Related News

Home » Business » Finance

Stocks make strong gains as investors note hopeful signs

SHANGHAI'S key stock index posted its highest weekly gain since mid-November when it closed with a single-day jump of nearly 4 percent yesterday.

The market rose almost 10 percent during the week on hopes that government measures to boost key industrial sectors may spur the pace of economic growth and because of some tentative signs that the downturn may be easing.

Market observers, however, said they doubt the brief bull run can be sustained and questioned whether investor confidence would remain at present levels if regulators resume initial public offerings, as some fear.

The Shanghai Composite Index advanced 3.97 percent yesterday, the largest single-day rise since December 3, to finish at 2,181.24, the highest close in more than four months.

The surge in the local bourse also appeared to help push up Hong Kong shares, with the benchmark Hang Seng Index rising 3.61 percent for the third straight day of gains. It added 2.8 percent for the week.

Key stock gauges in other Asian markets including Japan, South Korea and Singapore also rose yesterday on optimism that stimulus measures in the United States may help ease the global slowdown.

"The rise in Shanghai was fueled by capital inflows after the government announced stimulus plans for a few industries and banks boosted credit to support investment," said Liu Yu, an Orient Securities Co analyst. "But the rebound may be just technical and doesn't mean China's economy has hit bottom."

China's Cabinet recently approved plans to boost the country's auto, steel, textile and equipment-manufacturing industries.

It will soon reveal proposals for the electronics, information technology and shipbuilding industries.

Many analysts also attributed this week's index jump to a rise in a key manufacturing index and news of a surge in bank lending, which fanned optimism that the economic slowdown might be less severe than has been forecast.

The purchasing managers index, a gauge of manufacturing activities in China, hit 45.3 in January, up from December's 41.2 and November's low of 38.8, the government-backed China Federation of Logistics and Purchasing said on Wednesday. A figure below 50 represents contraction.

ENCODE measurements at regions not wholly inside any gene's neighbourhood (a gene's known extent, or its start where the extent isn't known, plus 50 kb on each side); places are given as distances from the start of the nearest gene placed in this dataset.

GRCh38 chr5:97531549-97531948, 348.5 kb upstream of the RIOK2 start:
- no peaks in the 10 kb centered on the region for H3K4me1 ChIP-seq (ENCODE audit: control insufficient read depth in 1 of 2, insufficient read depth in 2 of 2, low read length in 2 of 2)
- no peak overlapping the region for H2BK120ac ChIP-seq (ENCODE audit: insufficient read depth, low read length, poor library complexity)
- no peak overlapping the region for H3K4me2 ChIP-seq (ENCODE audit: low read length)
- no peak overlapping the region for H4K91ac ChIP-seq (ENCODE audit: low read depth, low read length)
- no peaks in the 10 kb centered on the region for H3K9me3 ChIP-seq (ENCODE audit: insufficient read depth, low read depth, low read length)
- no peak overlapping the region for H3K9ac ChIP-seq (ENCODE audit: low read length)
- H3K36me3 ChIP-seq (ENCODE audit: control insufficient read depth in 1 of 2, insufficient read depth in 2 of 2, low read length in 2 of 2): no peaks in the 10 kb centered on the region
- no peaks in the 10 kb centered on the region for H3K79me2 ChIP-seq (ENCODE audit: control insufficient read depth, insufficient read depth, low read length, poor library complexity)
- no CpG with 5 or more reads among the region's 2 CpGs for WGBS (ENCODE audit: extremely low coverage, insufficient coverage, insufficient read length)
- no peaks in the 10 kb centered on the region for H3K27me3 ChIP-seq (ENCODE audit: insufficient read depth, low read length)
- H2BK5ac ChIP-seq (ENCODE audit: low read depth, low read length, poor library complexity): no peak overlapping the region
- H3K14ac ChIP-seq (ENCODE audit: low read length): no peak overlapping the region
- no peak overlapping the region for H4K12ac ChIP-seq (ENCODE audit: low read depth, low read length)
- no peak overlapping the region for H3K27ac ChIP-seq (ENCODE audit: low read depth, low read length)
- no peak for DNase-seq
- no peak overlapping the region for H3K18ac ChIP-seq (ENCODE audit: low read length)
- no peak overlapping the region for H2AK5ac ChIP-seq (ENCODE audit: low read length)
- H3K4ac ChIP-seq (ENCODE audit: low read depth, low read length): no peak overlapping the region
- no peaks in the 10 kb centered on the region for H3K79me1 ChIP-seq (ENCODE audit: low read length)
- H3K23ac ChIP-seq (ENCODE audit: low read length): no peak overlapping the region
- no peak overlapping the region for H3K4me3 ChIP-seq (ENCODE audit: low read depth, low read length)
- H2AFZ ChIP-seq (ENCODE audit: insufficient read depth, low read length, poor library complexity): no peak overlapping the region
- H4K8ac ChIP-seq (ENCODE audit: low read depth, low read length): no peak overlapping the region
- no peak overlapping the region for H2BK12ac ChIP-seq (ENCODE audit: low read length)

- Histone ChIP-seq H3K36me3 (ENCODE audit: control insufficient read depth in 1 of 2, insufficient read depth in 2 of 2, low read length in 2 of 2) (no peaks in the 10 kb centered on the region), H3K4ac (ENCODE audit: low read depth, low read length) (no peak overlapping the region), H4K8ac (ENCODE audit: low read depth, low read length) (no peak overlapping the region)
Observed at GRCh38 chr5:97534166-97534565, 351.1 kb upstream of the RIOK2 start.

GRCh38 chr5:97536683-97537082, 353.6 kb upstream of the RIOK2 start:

On the finance front, China's bank lending reportedly exceeded 1.2 trillion yuan (US$176 billion) in January, a monthly record, with a majority of the loans going to government-driven infrastructure projects.

Although the Shanghai index is likely to maintain momentum for the next few days, analysts said it would come under pressure if concrete measures such as interest rate cuts are not forthcoming and regulators resume corporate fundraising. But at this point, no one knows when the resumption of IPOs might come.

No companies have conducted IPOs on the Shanghai or Shenzhen stock markets since September 2008 as regulators acted to ease worries about a stock supply glut.

"The market is set for profit taking as early as next week," said Wu Zhiguo, a Guohai Securities Co analyst.

"Concerns about the economic slowdown have not gone away, and any negative news may trigger a drop."

In yesterday's trading, auto makers led the gains on expectations that details of the government's announced 5 billion yuan in subsidies for vehicles purchased by farmers will be disclosed in March.

China is expected to become the No. 1 auto market after US auto sales plunged to a 27-year low in January.

Beiqi Foton Motor Company Ltd shares jumped by the 10 percent daily cap to 7.36 yuan. FAW Car Co soared 8.21 percent to 10.15 yuan. Shenyang Jinbei Automotive Co shares advanced 6.33 percent to 3.19 yuan.


Copyright © 1999- Shanghai Daily. All rights reserved.Preferably viewed with Internet Explorer 8 or newer browsers.

沪公网安备 31010602000204号

Email this to your friend